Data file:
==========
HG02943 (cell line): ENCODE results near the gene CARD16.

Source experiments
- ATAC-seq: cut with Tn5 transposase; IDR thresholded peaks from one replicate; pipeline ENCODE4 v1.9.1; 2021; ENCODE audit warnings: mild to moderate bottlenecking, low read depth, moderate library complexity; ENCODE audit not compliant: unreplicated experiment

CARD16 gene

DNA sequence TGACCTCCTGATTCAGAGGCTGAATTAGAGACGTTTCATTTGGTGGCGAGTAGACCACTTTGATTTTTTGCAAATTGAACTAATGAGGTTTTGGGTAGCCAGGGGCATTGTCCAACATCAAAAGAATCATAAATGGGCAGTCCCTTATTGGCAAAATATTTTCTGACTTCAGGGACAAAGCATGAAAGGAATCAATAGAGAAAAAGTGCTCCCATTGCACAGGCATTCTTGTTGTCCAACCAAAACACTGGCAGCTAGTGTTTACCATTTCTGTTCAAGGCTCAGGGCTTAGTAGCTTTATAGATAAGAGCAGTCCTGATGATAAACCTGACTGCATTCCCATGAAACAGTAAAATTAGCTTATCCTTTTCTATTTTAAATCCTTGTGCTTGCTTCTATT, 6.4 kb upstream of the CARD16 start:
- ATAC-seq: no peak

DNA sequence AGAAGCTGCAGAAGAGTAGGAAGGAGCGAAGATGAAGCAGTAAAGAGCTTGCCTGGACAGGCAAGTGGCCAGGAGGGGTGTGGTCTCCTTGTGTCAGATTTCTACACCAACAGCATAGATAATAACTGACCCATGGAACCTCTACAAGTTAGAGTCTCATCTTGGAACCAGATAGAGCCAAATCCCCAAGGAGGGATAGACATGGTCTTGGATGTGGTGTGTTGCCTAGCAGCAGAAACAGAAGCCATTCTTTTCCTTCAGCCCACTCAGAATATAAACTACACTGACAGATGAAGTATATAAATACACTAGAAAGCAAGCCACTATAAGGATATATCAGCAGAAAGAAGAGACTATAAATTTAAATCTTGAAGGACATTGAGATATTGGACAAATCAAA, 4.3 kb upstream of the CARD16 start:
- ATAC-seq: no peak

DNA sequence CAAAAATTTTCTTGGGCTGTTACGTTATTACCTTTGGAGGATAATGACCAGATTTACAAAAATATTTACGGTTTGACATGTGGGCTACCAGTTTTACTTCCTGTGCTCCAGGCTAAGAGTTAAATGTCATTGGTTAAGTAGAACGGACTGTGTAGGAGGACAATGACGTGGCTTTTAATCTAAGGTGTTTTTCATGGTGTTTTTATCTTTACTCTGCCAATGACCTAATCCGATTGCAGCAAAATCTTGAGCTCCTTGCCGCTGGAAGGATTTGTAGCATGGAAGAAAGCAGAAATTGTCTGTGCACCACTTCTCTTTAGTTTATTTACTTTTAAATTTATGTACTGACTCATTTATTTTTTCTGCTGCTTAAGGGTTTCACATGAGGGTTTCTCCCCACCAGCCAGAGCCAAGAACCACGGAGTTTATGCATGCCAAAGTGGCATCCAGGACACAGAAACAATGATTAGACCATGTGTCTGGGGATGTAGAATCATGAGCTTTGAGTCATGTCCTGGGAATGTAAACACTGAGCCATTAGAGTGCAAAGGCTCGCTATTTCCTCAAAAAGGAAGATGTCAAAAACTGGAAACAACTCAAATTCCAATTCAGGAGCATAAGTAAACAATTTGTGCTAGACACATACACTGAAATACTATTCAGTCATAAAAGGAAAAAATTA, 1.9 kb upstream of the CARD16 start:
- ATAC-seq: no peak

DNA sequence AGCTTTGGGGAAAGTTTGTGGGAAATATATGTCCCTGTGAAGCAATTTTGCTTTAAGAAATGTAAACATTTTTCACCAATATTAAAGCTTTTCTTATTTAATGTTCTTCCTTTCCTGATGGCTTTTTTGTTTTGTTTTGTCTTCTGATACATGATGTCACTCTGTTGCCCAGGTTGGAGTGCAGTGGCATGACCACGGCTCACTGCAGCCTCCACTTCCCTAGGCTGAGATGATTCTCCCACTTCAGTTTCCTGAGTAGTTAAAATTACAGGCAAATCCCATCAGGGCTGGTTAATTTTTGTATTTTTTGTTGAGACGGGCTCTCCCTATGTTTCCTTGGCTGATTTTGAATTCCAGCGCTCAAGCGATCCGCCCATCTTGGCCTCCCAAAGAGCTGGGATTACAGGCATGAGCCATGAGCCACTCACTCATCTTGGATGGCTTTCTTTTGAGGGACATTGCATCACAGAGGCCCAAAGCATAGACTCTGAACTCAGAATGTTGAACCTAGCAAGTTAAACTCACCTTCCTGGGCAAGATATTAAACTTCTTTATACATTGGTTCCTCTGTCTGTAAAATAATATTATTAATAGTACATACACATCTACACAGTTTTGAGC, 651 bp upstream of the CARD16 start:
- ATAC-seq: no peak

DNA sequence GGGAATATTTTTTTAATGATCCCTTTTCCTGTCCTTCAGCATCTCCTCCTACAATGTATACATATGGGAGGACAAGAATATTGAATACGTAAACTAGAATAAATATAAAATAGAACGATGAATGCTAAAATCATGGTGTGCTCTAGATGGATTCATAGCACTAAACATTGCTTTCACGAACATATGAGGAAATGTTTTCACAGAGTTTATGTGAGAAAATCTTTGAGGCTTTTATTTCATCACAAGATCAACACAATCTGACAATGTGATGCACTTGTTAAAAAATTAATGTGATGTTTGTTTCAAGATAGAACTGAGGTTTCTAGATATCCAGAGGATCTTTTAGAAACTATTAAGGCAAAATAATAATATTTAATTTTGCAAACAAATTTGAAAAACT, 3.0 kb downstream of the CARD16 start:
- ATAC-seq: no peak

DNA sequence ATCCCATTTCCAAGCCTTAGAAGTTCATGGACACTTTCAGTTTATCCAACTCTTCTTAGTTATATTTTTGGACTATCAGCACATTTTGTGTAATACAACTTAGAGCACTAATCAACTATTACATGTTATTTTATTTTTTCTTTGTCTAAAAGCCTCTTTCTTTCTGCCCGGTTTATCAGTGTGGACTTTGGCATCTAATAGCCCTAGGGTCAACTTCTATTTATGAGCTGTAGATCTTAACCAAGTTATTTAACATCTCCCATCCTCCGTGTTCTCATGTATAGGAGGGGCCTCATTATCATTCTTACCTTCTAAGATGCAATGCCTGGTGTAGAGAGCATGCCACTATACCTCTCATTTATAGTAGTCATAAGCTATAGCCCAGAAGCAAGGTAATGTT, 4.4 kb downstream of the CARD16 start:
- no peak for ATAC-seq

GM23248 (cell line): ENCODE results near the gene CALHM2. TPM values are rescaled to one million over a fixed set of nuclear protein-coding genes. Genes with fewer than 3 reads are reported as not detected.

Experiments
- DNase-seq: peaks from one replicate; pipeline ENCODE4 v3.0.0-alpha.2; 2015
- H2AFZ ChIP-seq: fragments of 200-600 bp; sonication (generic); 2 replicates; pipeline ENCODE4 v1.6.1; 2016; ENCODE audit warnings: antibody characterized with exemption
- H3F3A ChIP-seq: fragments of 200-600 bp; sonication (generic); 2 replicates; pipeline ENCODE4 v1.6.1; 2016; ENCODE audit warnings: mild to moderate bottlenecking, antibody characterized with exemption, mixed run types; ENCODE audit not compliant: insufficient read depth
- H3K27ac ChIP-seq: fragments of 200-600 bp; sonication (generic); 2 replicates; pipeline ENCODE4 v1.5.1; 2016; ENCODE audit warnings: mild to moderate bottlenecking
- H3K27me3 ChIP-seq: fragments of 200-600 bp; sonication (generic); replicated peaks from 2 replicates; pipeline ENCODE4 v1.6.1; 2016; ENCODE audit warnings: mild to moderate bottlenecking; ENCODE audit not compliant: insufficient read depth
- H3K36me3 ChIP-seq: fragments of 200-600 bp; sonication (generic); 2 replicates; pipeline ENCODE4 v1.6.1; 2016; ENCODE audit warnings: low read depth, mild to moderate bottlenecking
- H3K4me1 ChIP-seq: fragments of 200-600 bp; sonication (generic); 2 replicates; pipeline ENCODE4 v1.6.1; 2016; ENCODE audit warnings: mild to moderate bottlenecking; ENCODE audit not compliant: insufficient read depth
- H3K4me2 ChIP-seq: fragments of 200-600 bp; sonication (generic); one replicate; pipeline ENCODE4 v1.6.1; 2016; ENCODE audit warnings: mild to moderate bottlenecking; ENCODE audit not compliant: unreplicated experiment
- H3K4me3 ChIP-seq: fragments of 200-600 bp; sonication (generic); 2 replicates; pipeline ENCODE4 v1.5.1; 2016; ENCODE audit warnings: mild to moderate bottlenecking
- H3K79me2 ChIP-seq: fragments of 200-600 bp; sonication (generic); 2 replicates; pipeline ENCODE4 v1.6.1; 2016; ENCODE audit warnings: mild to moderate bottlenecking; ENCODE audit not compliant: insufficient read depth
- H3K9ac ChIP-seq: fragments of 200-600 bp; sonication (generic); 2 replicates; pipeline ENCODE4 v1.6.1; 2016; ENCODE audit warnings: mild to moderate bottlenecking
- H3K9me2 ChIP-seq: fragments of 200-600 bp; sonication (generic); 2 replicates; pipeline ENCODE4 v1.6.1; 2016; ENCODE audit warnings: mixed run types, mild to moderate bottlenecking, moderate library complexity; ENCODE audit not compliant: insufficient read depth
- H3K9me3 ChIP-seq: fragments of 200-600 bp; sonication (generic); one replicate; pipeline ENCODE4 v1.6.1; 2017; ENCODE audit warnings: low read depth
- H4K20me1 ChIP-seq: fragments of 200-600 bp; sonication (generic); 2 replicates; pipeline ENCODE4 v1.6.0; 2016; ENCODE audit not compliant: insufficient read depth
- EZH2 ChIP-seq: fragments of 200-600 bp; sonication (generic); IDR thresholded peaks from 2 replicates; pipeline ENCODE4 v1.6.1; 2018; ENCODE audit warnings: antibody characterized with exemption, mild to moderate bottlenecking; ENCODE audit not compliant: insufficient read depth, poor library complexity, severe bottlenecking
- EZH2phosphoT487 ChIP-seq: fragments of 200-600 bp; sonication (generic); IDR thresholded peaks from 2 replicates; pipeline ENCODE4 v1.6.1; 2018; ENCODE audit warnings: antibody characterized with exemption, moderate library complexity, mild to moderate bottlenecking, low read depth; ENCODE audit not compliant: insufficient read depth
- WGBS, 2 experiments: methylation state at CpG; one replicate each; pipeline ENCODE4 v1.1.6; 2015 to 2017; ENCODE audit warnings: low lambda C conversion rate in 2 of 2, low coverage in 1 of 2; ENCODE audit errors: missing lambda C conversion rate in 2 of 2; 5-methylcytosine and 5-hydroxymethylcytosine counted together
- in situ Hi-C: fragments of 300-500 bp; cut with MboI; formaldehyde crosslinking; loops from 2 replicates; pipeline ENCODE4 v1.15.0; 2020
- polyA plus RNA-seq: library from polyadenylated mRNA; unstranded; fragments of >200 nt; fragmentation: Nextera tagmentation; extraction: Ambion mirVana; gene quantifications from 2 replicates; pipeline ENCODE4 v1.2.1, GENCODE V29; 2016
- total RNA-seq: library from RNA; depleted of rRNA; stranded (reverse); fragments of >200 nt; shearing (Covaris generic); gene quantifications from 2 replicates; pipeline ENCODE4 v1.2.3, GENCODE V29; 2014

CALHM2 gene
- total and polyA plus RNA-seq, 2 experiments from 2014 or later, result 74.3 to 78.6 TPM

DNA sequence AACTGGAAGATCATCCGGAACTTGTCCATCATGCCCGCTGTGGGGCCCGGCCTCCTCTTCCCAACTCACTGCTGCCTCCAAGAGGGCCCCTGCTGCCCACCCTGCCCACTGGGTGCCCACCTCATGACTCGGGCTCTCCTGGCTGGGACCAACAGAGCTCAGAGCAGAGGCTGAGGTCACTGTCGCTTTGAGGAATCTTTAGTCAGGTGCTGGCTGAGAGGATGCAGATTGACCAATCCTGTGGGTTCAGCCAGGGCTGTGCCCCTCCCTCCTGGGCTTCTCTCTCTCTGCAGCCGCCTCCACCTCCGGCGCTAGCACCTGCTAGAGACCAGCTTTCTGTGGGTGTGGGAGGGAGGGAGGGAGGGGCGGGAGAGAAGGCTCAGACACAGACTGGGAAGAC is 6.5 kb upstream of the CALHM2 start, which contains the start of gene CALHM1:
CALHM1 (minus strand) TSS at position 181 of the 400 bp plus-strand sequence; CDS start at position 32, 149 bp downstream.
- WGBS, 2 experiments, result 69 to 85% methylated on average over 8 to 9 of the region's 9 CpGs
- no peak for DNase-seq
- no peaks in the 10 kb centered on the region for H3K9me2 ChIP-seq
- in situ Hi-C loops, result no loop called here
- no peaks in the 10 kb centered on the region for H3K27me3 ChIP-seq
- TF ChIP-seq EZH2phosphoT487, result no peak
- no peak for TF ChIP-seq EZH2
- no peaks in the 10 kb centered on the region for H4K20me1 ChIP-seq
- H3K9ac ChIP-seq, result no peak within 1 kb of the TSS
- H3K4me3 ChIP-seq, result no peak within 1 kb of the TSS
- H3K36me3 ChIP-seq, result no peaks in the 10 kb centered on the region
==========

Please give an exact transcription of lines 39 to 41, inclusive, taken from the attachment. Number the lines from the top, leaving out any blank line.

CALHM2 gene
- total and polyA plus RNA-seq, 2 experiments from 2014 or later, result 74.3 to 78.6 TPM

DNA sequence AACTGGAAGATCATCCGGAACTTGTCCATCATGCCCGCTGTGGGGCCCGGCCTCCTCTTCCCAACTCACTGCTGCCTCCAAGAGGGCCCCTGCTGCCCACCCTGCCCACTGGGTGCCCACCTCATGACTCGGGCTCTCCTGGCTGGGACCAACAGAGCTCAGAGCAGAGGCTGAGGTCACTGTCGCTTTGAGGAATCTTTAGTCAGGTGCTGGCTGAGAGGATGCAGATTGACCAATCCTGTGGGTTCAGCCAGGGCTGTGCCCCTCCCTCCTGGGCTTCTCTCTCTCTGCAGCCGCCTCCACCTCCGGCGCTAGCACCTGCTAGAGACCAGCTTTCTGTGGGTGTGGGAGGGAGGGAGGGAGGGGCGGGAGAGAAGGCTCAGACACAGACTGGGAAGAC is 6.5 kb upstream of the CALHM2 start, which contains the start of gene CALHM1: